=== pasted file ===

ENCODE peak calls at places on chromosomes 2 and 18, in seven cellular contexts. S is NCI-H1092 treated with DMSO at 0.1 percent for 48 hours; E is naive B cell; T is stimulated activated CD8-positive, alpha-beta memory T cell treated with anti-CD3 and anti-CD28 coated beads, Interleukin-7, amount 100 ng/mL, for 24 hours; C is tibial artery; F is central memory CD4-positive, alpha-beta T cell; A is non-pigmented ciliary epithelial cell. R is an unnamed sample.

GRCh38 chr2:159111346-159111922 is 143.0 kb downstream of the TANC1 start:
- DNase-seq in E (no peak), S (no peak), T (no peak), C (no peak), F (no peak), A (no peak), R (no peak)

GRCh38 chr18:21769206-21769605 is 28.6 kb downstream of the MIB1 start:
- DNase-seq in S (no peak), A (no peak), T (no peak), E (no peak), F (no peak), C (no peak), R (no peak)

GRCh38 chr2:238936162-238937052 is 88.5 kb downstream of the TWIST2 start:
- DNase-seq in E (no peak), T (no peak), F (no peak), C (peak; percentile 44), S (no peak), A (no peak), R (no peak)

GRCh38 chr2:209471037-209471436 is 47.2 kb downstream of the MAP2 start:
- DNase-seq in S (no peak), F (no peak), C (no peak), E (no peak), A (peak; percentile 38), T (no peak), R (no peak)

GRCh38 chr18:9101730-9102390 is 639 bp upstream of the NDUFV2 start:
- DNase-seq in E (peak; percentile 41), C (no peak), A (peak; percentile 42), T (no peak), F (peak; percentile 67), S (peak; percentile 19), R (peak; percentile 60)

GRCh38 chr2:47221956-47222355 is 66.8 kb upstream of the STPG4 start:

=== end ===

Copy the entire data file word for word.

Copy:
ENCODE peak calls at places on chromosomes 2 and 18, in seven cellular contexts. S is NCI-H1092 treated with DMSO at 0.1 percent for 48 hours; E is naive B cell; T is stimulated activated CD8-positive, alpha-beta memory T cell treated with anti-CD3 and anti-CD28 coated beads, Interleukin-7, amount 100 ng/mL, for 24 hours; C is tibial artery; F is central memory CD4-positive, alpha-beta T cell; A is non-pigmented ciliary epithelial cell. R is an unnamed sample.

GRCh38 chr2:159111346-159111922 is 143.0 kb downstream of the TANC1 start:
- DNase-seq in E (no peak), S (no peak), T (no peak), C (no peak), F (no peak), A (no peak), R (no peak)

GRCh38 chr18:21769206-21769605 is 28.6 kb downstream of the MIB1 start:
- DNase-seq in S (no peak), A (no peak), T (no peak), E (no peak), F (no peak), C (no peak), R (no peak)

GRCh38 chr2:238936162-238937052 is 88.5 kb downstream of the TWIST2 start:
- DNase-seq in E (no peak), T (no peak), F (no peak), C (peak; percentile 44), S (no peak), A (no peak), R (no peak)

GRCh38 chr2:209471037-209471436 is 47.2 kb downstream of the MAP2 start:
- DNase-seq in S (no peak), F (no peak), C (no peak), E (no peak), A (peak; percentile 38), T (no peak), R (no peak)

GRCh38 chr18:9101730-9102390 is 639 bp upstream of the NDUFV2 start:
- DNase-seq in E (peak; percentile 41), C (no peak), A (peak; percentile 42), T (no peak), F (peak; percentile 67), S (peak; percentile 19), R (peak; percentile 60)

GRCh38 chr2:47221956-47222355 is 66.8 kb upstream of the STPG4 start: